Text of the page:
In August, the Ministry of Information told editors of weekly journals that their outlets "no longer need to pass the censorship board." Tint Swe, the head of the country's Press Scrutiny and Registration Division (PSRD), added that the easing of restrictions was the result of a change of policy.
Journalists who faced pressure and imprisonment in Burma have cautiously welcomed the announcement that they will no longer be required to submit articles to the country's draconian censorship board. But they are very aware that "Big Brother" is still there to monitor and watch.
The move is not enough to restore media freedom. However, it is safe to say that the government has made a concession after previously shutting down local journals and facing pressure and street protests from journalists.
The government still continues to monitor news and bulletins, and the censorship board is still active and has not been abolished. Burma's 1962 Printers and Publishers Registration Act is still there -- the act was imposed shortly after former dictator General Ne Win seized power.
In fact, ever more weekly journals have been facing defamation lawsuits from government officials and businessmen.
It is still sensitive to write about corruption cases involving current and former officials, especially when looking at Burma's relations with North Korea and China.
The Ministry of Information still controls publishing licenses and any publication that harms the reputation of a government department can still be reprimanded under the Printers and Publishers Registration Act. Publishers can also face heavy sentences under Burma's Penal Code if they are found guilty of inciting the public to participate in unlawful activity. Meanwhile, state-owned newspapers still distribute the same propaganda, while a number of former generals in the previous regime own several leading weekly dailies. Their mission appears not about promoting independent journalism and rational debate in this fragile transition period but about making money.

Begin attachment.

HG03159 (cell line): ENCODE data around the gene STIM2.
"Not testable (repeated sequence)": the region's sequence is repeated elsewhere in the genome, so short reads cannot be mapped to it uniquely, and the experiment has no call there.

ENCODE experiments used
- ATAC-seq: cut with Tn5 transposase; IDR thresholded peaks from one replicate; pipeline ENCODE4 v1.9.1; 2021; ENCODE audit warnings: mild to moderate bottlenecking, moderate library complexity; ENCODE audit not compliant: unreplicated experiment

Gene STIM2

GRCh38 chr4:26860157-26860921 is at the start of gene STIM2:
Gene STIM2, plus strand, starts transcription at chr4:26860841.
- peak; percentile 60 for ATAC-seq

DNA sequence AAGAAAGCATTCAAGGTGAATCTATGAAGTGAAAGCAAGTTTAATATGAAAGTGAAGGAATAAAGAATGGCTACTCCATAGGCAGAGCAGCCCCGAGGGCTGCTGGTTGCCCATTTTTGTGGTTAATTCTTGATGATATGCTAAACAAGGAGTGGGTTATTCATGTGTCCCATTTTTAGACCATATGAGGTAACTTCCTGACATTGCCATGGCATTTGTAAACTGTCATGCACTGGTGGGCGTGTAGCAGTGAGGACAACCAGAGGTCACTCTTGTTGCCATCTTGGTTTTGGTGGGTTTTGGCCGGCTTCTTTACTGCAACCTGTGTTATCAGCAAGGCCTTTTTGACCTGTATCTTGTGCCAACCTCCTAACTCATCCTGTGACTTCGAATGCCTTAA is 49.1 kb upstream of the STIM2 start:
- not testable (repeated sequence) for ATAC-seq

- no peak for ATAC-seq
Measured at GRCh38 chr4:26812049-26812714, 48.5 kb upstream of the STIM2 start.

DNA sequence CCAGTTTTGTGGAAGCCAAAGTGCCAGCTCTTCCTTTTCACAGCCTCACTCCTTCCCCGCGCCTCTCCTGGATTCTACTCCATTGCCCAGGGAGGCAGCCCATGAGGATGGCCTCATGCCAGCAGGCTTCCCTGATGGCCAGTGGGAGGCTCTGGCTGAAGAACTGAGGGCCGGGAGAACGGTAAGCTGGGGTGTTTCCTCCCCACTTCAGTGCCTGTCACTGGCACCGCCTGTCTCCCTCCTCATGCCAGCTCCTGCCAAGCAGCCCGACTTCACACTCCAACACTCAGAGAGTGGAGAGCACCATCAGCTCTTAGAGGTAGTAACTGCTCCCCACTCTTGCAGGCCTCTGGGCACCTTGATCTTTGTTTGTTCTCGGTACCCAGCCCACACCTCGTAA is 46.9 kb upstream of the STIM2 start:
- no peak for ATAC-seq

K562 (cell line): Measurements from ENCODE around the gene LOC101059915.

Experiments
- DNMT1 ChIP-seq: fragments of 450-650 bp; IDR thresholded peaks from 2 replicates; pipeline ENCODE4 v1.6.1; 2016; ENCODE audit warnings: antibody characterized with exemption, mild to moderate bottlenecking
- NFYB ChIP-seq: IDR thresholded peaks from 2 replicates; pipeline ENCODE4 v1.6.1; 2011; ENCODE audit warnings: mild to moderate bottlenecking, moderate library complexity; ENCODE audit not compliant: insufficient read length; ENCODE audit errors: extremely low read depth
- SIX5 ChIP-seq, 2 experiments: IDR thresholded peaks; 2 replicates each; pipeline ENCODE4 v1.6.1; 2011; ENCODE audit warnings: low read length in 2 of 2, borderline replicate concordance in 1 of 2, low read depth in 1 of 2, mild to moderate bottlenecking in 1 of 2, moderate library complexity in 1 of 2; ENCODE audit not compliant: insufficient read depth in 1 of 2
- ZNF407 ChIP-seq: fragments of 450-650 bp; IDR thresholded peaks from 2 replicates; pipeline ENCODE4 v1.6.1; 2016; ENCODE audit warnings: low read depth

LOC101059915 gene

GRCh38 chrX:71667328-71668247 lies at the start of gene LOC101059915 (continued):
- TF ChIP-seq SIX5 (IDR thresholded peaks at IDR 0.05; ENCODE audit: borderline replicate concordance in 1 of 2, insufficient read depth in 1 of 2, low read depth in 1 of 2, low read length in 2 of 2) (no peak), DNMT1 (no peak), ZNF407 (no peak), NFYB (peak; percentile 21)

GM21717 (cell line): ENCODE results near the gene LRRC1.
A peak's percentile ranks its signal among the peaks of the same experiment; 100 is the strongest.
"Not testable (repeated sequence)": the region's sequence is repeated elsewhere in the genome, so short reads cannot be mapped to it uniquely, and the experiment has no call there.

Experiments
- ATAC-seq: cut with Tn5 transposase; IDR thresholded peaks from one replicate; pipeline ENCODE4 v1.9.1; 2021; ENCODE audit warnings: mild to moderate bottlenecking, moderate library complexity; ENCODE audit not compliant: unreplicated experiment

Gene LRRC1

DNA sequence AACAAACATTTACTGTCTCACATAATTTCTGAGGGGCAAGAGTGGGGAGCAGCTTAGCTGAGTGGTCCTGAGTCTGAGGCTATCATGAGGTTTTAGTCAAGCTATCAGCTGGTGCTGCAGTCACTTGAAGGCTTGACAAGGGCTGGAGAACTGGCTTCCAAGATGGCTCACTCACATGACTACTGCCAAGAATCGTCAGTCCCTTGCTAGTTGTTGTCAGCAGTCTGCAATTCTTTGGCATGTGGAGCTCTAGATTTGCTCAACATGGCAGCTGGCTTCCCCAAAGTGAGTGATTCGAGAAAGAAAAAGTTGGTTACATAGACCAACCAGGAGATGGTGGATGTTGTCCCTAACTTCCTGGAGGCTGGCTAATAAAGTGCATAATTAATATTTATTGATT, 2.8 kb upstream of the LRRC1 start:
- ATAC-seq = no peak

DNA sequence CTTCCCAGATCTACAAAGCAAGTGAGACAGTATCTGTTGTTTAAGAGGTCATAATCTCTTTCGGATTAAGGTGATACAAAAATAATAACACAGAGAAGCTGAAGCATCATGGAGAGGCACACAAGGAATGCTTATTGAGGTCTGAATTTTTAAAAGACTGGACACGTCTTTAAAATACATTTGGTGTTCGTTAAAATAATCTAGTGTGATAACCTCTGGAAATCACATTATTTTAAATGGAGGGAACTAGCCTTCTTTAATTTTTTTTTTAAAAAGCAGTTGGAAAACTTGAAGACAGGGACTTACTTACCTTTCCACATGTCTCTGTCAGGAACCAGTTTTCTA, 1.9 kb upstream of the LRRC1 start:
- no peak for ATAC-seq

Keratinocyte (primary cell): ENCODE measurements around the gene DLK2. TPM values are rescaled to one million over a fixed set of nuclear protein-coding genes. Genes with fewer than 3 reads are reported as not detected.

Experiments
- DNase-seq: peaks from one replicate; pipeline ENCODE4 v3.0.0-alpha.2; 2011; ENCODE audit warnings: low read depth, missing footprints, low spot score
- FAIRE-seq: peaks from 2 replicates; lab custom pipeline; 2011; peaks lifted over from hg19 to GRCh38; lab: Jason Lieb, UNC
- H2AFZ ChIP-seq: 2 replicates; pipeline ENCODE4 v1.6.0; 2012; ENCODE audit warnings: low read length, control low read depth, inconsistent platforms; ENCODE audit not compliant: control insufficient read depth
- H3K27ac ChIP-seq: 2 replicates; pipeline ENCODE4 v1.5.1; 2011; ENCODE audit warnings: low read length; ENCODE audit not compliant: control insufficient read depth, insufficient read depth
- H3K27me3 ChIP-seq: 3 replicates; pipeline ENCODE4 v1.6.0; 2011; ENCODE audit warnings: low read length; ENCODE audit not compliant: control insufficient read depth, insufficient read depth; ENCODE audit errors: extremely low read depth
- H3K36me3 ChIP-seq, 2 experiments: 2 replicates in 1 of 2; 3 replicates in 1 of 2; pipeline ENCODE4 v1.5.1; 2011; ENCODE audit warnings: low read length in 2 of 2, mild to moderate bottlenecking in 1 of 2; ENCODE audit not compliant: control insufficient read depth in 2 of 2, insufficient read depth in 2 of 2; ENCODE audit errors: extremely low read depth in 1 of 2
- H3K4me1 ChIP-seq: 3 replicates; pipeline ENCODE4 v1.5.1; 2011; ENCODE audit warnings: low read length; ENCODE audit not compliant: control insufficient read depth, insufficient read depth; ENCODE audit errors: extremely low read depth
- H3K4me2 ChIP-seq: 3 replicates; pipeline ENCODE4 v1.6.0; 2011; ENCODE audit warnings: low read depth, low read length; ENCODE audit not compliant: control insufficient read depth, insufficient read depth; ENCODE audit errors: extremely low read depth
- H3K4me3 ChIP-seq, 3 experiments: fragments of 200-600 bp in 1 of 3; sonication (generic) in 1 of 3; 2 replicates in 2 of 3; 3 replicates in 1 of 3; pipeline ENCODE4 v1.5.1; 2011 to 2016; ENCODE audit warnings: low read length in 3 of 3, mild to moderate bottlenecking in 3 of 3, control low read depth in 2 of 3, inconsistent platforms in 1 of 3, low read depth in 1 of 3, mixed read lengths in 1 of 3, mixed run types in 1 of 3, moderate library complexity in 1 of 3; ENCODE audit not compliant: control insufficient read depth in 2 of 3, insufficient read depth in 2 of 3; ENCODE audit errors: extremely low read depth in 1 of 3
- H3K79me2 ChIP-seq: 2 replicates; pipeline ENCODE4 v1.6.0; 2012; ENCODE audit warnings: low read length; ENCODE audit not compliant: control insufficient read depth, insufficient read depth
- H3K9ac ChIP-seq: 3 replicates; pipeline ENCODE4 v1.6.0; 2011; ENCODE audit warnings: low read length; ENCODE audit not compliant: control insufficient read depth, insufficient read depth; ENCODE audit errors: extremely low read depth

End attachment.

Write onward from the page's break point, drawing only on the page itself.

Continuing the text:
Meanwhile, all publications are required to follow guidelines designed to protect the three national causes: non-disintegration of the country, non-disintegration of national solidarity and the perpetuation of sovereignty.
Journalists say that the notorious 2004 Electronics Act also remains in place, with many activists, journalists, bloggers and social media commentators behind bars for sending prohibited information, messages or photos through the Internet. Many face between seven and 15 years in jail and may also be liable for a fine.
In Burma, most journalists exercise heavy self-censorship, and this will continue.
During the wave of sectarian violence in Rahkine state recently, local media appeared wary about reporting on the ongoing violence against Muslim Rohingya populations. Sadly they take a racist and populist editorial stance against this oppressed population. In fact, the media seemed reluctant to criticize the government when police applied excessive force to crack down on peaceful demonstrators and monks during a recent protest at copper mine -- despite widespread condemnation from elsewhere, including Democracy activist and lawmaker Aung San Suu Kyi.
There is still a long way to go until Burmese reporters are able to freely write and publish sensitive stories, engage in proper investigative reporting and provide quality journalism in Burma. We've been waiting for this opportunity to enter Burma, but we know that there are limits. We're still testing the water.
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The opinions expressed in this commentary are solely those of Aung Zaw.